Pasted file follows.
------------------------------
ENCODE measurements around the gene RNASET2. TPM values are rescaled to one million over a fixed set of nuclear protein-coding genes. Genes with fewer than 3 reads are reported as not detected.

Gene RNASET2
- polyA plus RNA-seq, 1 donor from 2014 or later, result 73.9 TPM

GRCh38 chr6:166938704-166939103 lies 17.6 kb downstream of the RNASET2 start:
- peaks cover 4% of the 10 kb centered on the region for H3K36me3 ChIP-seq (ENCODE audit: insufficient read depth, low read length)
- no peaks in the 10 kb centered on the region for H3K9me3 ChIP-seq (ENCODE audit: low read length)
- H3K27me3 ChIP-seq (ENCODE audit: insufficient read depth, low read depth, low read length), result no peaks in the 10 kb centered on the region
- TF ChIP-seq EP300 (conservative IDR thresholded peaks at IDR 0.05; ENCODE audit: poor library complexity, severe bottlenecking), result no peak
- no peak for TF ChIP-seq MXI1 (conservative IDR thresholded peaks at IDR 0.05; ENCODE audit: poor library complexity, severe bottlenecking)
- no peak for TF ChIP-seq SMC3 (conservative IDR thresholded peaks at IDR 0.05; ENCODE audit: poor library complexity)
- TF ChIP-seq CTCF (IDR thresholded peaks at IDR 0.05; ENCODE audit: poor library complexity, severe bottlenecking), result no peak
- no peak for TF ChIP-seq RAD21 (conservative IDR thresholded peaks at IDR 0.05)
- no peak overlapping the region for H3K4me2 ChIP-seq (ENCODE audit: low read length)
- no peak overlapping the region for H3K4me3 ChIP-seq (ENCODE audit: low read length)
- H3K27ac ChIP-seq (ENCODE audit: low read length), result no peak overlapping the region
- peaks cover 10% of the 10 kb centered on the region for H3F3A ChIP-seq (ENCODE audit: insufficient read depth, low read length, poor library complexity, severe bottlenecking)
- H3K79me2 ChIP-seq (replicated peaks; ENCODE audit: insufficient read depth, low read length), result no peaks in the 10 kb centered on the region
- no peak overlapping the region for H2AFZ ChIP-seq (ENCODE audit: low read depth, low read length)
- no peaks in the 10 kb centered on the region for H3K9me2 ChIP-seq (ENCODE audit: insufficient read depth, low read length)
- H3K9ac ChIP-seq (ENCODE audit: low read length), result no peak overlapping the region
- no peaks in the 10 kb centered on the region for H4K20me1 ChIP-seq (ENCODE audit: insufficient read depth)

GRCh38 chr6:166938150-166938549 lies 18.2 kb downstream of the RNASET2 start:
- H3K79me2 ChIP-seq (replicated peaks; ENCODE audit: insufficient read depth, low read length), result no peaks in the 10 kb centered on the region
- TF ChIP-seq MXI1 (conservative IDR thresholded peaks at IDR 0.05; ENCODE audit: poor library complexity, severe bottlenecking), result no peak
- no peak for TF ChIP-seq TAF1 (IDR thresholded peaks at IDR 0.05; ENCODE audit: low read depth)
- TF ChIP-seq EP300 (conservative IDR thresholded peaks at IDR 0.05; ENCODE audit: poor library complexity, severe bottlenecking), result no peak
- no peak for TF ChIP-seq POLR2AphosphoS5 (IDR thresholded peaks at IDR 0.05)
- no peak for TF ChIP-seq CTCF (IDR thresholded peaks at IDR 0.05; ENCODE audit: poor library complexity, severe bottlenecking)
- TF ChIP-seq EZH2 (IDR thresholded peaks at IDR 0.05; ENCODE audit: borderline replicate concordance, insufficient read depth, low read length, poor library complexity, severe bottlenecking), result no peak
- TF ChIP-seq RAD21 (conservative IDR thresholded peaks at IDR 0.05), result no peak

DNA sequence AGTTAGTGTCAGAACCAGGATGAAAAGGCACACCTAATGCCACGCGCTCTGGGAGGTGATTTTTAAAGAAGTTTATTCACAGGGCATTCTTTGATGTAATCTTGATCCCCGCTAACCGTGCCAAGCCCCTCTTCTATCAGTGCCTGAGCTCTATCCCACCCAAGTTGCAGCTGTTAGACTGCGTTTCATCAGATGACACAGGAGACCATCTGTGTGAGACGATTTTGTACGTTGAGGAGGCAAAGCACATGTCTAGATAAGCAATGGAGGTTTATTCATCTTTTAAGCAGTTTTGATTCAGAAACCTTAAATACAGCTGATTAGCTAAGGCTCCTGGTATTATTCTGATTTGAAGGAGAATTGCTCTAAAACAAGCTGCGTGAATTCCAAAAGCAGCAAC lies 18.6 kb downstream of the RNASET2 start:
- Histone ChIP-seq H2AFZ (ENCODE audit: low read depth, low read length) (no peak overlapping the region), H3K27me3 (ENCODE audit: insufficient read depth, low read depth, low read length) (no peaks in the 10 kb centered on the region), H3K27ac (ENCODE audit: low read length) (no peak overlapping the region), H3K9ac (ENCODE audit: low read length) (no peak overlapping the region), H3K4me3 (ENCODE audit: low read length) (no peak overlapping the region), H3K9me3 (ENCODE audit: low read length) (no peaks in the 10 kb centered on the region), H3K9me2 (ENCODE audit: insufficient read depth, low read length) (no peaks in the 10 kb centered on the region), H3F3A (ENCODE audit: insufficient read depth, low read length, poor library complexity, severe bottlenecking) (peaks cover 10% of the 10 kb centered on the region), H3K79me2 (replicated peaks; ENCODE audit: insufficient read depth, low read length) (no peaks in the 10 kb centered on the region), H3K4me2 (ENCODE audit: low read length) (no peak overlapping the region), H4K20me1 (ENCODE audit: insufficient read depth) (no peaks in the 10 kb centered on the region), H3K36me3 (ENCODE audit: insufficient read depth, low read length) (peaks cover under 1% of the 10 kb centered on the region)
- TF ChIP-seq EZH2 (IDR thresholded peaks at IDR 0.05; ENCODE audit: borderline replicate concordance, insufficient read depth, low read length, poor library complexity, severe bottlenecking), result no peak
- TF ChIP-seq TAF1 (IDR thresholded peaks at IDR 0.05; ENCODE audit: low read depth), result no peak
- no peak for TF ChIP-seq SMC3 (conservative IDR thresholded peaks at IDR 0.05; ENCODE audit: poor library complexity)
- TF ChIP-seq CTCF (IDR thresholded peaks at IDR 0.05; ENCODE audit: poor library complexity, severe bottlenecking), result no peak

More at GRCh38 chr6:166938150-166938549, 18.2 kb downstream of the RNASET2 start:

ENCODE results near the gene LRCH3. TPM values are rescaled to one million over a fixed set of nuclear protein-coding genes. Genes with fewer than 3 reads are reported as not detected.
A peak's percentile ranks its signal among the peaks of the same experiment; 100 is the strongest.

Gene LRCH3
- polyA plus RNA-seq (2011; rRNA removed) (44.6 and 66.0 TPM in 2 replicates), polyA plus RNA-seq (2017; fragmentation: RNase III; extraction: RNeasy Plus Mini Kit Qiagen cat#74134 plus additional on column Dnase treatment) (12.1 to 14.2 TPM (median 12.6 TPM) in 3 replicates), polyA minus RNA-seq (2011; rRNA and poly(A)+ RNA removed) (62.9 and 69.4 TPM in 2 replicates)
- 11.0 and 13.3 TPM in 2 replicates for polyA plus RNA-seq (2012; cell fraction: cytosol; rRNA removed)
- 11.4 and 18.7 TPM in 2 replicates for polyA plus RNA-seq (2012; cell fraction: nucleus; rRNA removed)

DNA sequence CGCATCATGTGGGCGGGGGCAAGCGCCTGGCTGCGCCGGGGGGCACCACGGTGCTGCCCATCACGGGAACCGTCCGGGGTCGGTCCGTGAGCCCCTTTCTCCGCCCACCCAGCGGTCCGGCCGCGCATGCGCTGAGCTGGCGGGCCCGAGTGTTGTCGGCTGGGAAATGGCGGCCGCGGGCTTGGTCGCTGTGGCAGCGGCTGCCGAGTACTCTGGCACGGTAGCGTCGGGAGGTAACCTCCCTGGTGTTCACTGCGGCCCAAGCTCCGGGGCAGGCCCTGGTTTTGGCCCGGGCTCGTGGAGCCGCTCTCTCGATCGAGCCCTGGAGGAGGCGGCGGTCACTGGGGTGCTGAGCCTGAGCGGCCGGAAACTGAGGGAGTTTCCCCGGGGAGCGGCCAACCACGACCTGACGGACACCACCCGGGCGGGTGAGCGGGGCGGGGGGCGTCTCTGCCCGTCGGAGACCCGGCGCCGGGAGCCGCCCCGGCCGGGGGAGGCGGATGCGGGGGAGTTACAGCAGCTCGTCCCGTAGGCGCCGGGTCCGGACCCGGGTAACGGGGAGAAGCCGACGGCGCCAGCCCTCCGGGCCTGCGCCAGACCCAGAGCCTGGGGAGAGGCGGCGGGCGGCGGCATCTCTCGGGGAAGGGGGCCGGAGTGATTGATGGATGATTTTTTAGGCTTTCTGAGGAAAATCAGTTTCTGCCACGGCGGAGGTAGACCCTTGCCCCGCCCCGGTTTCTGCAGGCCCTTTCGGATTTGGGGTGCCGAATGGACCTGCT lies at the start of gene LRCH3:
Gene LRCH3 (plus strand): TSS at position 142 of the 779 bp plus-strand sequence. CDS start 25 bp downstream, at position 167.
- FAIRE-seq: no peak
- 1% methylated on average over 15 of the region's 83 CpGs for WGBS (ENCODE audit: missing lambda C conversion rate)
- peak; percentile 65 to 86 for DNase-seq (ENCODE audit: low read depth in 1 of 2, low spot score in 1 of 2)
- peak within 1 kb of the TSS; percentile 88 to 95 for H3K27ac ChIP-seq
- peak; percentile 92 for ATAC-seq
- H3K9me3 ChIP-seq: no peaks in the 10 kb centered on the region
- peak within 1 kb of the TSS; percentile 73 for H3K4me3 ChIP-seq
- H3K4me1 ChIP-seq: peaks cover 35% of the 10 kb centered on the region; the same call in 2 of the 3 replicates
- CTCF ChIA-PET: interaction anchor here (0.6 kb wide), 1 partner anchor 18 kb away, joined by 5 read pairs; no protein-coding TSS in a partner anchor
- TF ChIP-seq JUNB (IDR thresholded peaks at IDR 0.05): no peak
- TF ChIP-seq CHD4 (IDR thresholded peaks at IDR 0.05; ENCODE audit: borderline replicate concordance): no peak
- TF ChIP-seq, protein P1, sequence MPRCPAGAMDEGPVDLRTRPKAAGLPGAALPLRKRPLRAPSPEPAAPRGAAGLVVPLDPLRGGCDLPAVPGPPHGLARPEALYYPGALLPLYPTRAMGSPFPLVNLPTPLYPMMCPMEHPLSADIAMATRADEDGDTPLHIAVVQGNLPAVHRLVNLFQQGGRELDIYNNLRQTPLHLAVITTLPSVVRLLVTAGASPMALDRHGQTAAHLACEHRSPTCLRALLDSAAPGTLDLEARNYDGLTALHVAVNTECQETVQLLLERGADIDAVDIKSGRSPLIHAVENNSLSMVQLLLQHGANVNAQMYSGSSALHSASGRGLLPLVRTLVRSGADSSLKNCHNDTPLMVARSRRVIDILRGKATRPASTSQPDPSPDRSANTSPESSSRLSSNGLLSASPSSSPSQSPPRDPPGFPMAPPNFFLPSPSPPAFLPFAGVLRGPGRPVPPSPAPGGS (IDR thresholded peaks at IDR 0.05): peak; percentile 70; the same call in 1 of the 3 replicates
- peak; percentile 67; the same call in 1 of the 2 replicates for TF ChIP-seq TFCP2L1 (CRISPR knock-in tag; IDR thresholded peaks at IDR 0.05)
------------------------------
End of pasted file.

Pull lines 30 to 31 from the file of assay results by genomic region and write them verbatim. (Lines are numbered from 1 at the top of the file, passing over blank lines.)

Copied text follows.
- TF ChIP-seq RAD21 (conservative IDR thresholded peaks at IDR 0.05), result no peak

DNA sequence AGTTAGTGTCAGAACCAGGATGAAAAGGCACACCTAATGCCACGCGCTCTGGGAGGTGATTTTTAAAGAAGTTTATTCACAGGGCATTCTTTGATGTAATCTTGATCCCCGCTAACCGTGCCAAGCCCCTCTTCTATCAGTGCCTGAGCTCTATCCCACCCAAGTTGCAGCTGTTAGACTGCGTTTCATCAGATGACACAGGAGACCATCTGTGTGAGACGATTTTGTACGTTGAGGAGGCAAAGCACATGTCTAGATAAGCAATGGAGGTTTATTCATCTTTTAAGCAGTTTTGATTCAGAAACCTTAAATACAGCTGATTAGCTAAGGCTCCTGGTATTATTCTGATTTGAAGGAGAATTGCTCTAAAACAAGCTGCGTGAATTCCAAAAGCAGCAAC lies 18.6 kb downstream of the RNASET2 start: